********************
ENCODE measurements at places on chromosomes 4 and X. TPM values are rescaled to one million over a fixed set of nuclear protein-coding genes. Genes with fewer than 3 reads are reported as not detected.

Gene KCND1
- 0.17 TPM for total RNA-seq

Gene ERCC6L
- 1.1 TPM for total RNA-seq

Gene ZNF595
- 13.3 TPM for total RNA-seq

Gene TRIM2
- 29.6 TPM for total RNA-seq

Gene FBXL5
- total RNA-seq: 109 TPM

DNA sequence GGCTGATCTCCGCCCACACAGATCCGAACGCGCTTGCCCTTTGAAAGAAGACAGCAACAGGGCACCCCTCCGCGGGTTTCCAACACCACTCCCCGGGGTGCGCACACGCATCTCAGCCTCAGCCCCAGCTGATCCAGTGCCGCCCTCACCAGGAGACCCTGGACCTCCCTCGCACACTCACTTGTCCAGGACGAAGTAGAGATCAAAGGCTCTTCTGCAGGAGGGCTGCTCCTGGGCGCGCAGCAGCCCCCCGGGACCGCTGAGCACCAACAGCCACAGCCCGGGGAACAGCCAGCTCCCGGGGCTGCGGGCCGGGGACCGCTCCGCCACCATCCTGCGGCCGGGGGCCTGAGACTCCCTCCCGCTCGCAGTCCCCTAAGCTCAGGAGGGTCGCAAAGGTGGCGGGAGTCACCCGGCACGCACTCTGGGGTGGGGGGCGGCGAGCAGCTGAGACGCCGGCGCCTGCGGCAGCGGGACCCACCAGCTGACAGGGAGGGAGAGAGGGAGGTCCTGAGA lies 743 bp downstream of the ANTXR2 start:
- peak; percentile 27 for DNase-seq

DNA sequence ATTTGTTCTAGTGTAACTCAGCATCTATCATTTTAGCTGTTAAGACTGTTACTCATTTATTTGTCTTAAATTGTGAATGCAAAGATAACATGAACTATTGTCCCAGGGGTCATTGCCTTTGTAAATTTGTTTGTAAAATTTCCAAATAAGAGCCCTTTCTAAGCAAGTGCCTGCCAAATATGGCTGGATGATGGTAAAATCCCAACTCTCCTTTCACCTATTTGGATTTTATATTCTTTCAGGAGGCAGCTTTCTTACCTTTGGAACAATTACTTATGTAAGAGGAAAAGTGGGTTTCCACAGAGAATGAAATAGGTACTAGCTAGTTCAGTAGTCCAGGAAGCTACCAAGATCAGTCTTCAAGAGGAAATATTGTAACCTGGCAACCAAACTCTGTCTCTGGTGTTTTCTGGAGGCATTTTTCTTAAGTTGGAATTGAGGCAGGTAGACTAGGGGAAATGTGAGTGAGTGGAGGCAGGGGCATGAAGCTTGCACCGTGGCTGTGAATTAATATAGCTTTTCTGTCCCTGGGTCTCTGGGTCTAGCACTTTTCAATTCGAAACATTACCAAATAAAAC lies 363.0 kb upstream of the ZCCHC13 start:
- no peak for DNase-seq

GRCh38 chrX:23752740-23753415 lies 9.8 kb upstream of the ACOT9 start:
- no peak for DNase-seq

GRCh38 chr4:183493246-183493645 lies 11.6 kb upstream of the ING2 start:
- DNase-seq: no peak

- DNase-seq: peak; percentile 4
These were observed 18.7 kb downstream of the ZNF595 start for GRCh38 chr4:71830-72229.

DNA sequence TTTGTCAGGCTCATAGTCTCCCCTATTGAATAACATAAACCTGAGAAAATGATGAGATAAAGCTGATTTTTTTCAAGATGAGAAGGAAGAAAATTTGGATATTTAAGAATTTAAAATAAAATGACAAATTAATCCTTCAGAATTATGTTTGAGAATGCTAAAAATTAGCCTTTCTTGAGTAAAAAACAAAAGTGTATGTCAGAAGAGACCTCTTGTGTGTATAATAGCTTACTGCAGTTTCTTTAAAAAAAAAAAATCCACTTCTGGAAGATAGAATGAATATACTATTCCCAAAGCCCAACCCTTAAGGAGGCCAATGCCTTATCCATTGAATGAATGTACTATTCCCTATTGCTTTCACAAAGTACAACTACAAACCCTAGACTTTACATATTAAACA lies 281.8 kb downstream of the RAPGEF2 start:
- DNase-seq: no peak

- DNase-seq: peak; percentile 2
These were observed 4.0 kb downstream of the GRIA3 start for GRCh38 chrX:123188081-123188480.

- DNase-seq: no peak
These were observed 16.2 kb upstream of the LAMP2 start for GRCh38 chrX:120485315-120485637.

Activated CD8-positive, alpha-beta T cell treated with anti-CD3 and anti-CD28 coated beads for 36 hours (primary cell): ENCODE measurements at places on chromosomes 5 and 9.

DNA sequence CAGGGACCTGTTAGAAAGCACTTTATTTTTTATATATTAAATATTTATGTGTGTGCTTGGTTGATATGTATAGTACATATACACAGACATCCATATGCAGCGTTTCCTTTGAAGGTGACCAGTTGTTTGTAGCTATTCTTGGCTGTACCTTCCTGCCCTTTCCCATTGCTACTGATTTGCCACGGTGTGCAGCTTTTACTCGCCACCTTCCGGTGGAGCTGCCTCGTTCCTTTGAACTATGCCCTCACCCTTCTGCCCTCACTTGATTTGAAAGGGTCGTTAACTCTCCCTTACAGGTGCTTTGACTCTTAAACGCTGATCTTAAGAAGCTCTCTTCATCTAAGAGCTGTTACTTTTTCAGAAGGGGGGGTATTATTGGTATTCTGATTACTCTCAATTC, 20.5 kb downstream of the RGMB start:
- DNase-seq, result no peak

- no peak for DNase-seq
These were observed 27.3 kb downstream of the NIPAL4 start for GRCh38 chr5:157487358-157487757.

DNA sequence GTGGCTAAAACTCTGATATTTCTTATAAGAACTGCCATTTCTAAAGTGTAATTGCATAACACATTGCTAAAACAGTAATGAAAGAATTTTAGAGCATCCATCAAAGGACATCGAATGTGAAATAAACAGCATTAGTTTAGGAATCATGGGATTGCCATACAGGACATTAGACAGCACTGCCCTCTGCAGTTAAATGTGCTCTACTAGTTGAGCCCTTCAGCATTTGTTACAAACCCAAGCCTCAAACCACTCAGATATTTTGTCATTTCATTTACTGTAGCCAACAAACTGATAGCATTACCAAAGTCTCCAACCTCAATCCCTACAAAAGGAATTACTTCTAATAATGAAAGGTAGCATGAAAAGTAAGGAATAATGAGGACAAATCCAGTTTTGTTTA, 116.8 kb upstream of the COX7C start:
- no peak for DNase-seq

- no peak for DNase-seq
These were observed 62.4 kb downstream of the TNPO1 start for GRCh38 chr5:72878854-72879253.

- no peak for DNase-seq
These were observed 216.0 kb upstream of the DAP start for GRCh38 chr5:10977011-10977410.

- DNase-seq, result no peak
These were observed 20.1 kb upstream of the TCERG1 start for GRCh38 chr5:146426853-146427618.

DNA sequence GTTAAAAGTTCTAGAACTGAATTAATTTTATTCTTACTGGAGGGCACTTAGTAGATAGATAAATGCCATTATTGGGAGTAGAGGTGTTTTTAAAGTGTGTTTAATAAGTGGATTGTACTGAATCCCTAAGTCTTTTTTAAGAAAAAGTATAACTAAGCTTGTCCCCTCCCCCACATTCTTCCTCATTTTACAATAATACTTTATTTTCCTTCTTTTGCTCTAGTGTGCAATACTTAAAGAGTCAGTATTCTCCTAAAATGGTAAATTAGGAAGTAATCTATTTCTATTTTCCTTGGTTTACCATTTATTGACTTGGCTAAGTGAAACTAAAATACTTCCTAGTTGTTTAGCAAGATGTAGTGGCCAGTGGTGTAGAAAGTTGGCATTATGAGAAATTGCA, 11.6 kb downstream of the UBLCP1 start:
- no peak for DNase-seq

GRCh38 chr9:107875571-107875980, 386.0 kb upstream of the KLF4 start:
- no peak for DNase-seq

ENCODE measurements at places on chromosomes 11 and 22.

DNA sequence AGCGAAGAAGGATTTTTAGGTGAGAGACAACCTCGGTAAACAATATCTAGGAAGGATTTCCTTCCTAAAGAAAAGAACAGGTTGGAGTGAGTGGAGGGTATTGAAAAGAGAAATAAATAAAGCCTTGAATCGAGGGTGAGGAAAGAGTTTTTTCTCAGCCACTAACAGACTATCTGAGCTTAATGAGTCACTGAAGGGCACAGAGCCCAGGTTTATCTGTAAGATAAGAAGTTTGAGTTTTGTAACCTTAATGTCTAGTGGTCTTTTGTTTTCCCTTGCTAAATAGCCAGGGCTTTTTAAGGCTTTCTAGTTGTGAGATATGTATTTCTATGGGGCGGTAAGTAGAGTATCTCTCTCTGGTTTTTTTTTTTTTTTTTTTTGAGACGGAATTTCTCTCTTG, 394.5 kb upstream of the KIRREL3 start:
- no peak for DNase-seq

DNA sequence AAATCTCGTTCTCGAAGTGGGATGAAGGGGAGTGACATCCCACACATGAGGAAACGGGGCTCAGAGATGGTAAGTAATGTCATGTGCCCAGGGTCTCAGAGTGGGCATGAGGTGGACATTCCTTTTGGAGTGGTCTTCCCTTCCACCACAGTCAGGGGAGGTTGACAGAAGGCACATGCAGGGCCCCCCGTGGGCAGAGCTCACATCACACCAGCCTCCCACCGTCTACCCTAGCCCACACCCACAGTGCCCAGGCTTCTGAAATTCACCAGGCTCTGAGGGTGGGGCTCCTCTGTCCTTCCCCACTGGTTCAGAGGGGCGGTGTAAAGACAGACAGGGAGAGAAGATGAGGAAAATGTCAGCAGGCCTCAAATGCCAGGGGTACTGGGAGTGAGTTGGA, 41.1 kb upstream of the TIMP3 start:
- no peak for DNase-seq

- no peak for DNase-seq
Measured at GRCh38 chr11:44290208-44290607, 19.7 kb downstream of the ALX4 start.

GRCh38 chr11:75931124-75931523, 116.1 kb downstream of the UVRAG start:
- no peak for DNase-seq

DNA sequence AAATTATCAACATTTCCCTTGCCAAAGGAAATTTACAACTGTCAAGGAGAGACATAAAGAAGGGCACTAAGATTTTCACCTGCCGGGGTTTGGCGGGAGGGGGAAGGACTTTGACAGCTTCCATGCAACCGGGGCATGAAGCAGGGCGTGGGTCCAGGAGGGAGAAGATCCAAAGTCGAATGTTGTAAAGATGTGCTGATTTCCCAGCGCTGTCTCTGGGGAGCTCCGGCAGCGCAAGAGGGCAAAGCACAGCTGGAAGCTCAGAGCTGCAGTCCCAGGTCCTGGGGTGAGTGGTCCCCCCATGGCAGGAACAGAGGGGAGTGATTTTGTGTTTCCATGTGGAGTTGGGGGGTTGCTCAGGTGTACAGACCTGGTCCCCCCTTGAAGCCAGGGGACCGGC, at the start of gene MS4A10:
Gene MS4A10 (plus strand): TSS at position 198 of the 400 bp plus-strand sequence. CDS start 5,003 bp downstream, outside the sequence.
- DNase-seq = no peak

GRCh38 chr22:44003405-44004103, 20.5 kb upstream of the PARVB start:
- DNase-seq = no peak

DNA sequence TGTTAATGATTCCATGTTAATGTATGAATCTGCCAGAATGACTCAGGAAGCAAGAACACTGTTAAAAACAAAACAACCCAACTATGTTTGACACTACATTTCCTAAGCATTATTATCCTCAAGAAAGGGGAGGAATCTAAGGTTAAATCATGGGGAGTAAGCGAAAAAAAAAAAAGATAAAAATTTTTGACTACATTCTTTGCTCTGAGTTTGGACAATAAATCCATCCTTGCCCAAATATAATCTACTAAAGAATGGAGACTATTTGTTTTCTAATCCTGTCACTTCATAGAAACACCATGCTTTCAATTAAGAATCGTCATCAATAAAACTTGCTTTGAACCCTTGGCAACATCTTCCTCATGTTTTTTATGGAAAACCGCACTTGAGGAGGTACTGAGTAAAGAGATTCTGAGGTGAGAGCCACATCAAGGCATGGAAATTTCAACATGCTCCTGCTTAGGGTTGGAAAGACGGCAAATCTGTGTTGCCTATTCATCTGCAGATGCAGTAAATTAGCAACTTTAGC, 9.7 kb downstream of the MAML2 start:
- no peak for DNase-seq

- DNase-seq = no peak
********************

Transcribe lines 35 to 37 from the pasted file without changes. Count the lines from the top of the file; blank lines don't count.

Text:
- no peak for DNase-seq
These were observed 62.4 kb downstream of the TNPO1 start for GRCh38 chr5:72878854-72879253.

- no peak for DNase-seq